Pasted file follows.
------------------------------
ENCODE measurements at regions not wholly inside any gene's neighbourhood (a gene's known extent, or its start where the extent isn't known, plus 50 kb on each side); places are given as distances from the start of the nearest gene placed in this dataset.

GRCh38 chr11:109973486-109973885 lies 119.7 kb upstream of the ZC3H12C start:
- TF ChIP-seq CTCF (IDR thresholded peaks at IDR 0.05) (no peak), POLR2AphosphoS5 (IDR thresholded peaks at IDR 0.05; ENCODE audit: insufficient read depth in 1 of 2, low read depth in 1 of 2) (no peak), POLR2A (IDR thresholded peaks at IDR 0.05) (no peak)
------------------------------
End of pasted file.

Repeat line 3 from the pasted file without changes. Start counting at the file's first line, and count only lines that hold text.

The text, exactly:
- TF ChIP-seq CTCF (IDR thresholded peaks at IDR 0.05) (no peak), POLR2AphosphoS5 (IDR thresholded peaks at IDR 0.05; ENCODE audit: insufficient read depth in 1 of 2, low read depth in 1 of 2) (no peak), POLR2A (IDR thresholded peaks at IDR 0.05) (no peak)